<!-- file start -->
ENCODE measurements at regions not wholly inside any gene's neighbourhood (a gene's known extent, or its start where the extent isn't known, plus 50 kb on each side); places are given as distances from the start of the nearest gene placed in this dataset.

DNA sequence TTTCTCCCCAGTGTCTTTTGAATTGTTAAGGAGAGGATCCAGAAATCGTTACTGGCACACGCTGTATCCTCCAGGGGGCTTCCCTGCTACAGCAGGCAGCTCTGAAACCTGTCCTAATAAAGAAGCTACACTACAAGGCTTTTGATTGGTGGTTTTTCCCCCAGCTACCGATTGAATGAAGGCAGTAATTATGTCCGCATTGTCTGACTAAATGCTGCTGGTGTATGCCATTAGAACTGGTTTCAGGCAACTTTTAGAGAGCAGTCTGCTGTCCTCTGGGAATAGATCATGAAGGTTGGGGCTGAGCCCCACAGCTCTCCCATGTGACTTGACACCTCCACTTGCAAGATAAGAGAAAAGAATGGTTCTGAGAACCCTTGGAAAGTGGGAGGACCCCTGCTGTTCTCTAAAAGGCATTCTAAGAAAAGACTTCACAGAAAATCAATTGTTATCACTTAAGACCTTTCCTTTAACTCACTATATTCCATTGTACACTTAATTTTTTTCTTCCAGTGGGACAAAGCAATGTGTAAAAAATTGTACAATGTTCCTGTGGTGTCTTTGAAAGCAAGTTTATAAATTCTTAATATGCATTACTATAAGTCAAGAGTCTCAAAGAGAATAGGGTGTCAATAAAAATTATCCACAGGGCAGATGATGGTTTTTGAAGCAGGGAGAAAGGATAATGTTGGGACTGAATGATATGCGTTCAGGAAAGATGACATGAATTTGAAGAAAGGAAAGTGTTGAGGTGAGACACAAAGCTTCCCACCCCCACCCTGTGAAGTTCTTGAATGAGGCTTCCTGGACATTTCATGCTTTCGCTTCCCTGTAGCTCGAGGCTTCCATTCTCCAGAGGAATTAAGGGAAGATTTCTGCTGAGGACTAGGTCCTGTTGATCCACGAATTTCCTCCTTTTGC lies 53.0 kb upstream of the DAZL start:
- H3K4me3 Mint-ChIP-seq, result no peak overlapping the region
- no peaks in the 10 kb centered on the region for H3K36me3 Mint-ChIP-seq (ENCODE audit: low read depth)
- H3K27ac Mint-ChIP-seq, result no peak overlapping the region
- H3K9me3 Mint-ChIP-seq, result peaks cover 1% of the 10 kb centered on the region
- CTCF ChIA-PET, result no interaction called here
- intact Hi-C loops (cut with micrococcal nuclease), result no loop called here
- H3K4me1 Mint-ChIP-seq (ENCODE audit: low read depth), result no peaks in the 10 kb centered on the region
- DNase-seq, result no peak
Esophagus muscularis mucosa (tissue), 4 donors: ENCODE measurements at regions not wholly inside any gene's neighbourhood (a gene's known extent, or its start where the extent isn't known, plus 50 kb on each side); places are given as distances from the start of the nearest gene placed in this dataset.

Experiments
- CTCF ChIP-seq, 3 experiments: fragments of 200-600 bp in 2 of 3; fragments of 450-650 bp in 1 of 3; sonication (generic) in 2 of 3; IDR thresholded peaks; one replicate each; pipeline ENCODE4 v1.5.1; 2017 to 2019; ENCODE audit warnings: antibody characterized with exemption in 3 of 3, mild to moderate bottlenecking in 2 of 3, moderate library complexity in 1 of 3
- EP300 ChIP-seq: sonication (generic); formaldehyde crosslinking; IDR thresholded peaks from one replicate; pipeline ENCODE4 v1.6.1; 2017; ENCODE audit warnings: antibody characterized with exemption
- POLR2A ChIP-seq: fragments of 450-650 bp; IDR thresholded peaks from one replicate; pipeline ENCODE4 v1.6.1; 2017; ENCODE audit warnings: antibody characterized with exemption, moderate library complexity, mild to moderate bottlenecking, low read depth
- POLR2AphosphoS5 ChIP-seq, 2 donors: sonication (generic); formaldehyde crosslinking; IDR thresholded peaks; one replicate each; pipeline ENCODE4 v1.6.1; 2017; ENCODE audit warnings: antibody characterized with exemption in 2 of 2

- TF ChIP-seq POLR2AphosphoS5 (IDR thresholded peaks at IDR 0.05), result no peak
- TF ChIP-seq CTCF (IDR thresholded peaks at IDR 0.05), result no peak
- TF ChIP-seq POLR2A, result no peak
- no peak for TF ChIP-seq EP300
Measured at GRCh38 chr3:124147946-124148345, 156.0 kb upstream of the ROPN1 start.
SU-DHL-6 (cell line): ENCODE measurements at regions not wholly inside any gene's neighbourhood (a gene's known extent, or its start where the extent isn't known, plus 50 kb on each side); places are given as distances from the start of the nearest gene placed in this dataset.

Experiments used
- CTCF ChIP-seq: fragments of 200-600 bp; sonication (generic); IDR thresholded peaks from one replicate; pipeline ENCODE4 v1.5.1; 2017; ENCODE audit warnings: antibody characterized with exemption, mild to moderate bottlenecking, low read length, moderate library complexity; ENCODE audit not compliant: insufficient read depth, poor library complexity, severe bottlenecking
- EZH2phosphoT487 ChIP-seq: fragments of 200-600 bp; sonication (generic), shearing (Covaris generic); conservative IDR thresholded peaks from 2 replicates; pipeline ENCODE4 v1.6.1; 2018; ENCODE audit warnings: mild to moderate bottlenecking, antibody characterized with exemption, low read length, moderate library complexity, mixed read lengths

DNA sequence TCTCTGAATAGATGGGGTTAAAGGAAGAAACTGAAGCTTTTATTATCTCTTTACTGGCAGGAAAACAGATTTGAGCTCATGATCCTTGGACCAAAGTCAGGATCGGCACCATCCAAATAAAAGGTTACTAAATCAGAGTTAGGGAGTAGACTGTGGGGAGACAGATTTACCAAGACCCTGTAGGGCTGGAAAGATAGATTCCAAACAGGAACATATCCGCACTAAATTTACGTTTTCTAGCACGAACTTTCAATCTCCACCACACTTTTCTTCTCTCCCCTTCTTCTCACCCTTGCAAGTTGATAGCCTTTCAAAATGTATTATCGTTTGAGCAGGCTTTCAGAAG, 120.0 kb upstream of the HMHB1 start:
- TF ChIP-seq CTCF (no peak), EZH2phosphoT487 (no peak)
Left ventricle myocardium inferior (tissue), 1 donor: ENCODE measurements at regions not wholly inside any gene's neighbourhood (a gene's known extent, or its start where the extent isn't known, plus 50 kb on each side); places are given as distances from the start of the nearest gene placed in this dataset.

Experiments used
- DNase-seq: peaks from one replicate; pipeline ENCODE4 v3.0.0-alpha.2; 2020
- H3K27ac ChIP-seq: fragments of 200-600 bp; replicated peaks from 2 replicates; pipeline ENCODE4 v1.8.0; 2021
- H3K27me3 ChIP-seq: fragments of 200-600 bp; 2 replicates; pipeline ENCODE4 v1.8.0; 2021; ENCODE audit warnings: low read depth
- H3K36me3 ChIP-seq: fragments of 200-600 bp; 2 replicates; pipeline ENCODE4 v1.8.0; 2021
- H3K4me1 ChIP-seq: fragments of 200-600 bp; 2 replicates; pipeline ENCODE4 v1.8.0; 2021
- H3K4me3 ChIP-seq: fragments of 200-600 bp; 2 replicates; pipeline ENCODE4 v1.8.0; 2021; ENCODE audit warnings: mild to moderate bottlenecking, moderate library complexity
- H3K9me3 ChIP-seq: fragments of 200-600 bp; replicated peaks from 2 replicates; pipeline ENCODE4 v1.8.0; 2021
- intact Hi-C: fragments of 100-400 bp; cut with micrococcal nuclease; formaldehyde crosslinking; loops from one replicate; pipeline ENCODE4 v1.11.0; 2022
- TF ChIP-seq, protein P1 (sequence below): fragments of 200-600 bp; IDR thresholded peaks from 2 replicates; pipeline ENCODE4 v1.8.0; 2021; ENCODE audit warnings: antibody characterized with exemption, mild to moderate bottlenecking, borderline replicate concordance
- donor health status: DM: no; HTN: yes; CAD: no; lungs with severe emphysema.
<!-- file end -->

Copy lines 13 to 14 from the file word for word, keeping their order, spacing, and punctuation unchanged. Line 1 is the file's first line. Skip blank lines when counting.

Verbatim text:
- CTCF ChIP-seq, 3 experiments: fragments of 200-600 bp in 2 of 3; fragments of 450-650 bp in 1 of 3; sonication (generic) in 2 of 3; IDR thresholded peaks; one replicate each; pipeline ENCODE4 v1.5.1; 2017 to 2019; ENCODE audit warnings: antibody characterized with exemption in 3 of 3, mild to moderate bottlenecking in 2 of 3, moderate library complexity in 1 of 3
- EP300 ChIP-seq: sonication (generic); formaldehyde crosslinking; IDR thresholded peaks from one replicate; pipeline ENCODE4 v1.6.1; 2017; ENCODE audit warnings: antibody characterized with exemption